In honor of the one-year anniversary of first seeing it on the giant screen, here’s my review of Star Wars: The Force Awakens.
Seeing it multiple times on Blu-Ray did not change the opinions I had when I first saw it—only once—in theaters. I agree in general with people who say it has too much in common with the first movie, though I won’t go as far as to say it’s a reboot.
But there’s one very big difference: Rey. As much as she’s been likened to a young Luke Skywalker, her story is much more compelling. Had the robots not dropped into his lap—and that was quite an amazing coincidence, considering who his sister turned out to be—he would have led a drab but okay lifestyle on Tatooine, though more likely he would have gone off to be a pilot somewhere. More importantly, he was raised in a family by his aunt and uncle. Compare that to Rey, and it’s amazing she survived all those years alone.
In screenplays there’s plot and there’s dialogue. With such a big budget record breaker in the works, the important thing is not to screw it up. There’s some validity to the plot being similar to the first one, but in the moment it’s not nearly as noticeable. (And then I think that Poe’s in the Leia role at the beginning and all such thought goes away.) Oddly enough when it comes to the dialogue, it’s the opposite of what I am going to say about directing below: here the moments are more important. Who can forget Maz screaming, “Where’s my boyfriend?” or Rey’s eyes bugging out when she sees all the meal packages places in front of her?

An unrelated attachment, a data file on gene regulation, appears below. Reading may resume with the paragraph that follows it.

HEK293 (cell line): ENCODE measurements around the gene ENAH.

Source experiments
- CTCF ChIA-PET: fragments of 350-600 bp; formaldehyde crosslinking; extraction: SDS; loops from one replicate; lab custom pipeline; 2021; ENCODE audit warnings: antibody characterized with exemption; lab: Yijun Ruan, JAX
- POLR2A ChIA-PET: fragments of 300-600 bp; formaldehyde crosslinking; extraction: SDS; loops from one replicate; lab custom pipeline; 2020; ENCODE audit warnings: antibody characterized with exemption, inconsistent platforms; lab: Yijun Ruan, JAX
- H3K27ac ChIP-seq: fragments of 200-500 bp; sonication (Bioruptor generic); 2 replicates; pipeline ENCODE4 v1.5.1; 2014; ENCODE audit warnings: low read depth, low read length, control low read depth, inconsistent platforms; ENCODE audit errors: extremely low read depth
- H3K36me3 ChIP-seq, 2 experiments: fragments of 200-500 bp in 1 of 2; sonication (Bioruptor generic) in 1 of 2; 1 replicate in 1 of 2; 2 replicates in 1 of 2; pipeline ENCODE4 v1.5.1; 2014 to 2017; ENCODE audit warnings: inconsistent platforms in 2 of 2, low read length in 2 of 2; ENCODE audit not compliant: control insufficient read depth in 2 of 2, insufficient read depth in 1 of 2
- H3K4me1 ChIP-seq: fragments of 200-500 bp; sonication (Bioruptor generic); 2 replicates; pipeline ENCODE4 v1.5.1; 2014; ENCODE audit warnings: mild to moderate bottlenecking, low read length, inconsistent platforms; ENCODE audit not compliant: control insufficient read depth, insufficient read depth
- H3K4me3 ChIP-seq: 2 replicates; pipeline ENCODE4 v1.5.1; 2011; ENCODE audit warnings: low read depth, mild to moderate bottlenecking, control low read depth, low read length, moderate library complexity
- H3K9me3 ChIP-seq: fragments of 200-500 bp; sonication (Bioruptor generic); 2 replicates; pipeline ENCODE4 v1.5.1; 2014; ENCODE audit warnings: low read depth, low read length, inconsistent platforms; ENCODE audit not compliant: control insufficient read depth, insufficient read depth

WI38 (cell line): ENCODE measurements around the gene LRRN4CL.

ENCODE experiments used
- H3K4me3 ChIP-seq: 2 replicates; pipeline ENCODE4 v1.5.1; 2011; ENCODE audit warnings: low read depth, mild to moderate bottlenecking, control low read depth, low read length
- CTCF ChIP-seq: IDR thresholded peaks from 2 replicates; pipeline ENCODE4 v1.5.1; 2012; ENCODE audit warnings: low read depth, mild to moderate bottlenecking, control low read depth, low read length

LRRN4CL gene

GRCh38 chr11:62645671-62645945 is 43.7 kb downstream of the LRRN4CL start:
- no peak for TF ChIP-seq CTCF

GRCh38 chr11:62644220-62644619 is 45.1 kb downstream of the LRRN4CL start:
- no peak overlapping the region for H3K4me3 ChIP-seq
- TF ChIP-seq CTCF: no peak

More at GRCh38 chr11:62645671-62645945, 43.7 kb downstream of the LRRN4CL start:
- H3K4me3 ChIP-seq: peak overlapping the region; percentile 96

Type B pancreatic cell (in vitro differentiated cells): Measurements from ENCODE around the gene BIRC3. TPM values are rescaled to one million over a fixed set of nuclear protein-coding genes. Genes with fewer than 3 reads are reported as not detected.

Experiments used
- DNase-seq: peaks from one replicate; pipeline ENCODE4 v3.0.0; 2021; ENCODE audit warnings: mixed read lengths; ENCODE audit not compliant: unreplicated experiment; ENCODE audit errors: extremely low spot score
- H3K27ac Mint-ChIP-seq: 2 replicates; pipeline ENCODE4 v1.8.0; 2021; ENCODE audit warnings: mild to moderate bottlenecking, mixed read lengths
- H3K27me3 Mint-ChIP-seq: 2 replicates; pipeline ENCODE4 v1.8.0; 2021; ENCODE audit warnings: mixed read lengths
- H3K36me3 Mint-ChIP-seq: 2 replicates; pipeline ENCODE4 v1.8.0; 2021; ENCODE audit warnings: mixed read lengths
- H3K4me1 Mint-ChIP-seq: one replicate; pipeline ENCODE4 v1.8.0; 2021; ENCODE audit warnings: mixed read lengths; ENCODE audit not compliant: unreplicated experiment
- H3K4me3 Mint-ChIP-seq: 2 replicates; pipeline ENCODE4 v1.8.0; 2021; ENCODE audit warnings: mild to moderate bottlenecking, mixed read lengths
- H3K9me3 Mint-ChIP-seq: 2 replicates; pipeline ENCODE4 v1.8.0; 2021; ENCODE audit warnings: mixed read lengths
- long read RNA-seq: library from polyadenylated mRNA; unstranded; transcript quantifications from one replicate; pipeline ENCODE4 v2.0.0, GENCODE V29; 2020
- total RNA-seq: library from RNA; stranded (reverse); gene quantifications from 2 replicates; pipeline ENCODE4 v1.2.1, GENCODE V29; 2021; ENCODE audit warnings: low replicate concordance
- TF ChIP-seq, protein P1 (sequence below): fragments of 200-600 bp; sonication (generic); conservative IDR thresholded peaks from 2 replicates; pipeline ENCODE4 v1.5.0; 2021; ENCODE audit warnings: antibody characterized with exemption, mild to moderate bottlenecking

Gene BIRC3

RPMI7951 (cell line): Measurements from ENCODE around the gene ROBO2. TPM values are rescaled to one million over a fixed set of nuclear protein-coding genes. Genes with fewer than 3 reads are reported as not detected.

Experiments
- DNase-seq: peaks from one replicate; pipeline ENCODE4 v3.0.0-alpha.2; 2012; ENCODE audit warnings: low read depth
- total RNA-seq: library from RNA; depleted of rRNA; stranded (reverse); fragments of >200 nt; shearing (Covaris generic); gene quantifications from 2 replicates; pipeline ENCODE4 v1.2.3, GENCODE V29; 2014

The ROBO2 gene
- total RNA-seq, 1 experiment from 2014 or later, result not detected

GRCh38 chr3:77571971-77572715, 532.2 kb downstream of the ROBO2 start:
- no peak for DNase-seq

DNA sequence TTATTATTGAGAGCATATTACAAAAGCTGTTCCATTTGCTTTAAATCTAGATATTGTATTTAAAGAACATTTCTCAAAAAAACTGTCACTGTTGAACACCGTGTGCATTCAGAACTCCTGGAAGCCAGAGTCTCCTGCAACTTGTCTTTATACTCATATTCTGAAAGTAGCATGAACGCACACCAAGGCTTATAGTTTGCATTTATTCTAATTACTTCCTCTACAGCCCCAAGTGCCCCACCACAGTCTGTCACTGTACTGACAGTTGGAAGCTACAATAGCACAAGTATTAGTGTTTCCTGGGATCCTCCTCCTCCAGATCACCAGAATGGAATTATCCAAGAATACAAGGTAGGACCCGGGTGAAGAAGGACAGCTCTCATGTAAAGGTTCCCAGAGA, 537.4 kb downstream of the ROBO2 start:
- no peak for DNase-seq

It’s been said that JJ Abrams goes for “moments” in his directing style, and oddly enough there’s evidence both pro and against here. It’s true enough, as the pace is choppy and uneven. But then there’s a reason Lucas didn’t get nominated for Star Wars, and today no one cares. Let’s just say he didn’t screw it up.
For years Harrison Ford was thought of as simply an action guy who didn’t need to worry about finding depth in his performances. Then he did Regarding Henry and all that changed. In his fourth Star Wars movie he gets to do more than in the previous three combined, though that’s mostly because he has a wife, son, and surrogate daughter to play off of rather than just a Wookie. (Sorry, Chewie, didn’t mean it like that.)
Daisy Ridley has some nice subtle touches that are simply adorable; the way she alternately smiles at praise and then looks dismayed when Han blows her off shows that Rey should never play poker.
John Bodega didn’t get anything all that juicy to do here, though I expect that’ll change in the next one. As for Adam Driver, when you’re asked to go crazy with a lightsaber how can you not go all out? That must’ve been fun, smashing all that equipment.
(RIP Carrie Fisher)
When you’re driving across the desert the landscape is boring, but on film it’s always gorgeous. And of course you need a verdant oasis to counter it. Loved Rey’s reaction to seeing the green rain forest, though I would have thought she would be more impressed by all that water.
And even if this goes in the special effects category, the insides of the destroyer, as well as Starkiller Base, during the dogfights have a stark beauty to them as well.
It’s John freakin’ Williams. Next question.
Here’s where the big difference is for me from the first movie. Maybe it’s because I saw Star Wars as a kid; in fact, it’s the first movie I remember seeing. I don’t like to think of myself as old and jaded—well, jaded, anyway—but I simply didn’t get that same feeling of adventure and wonder from this one.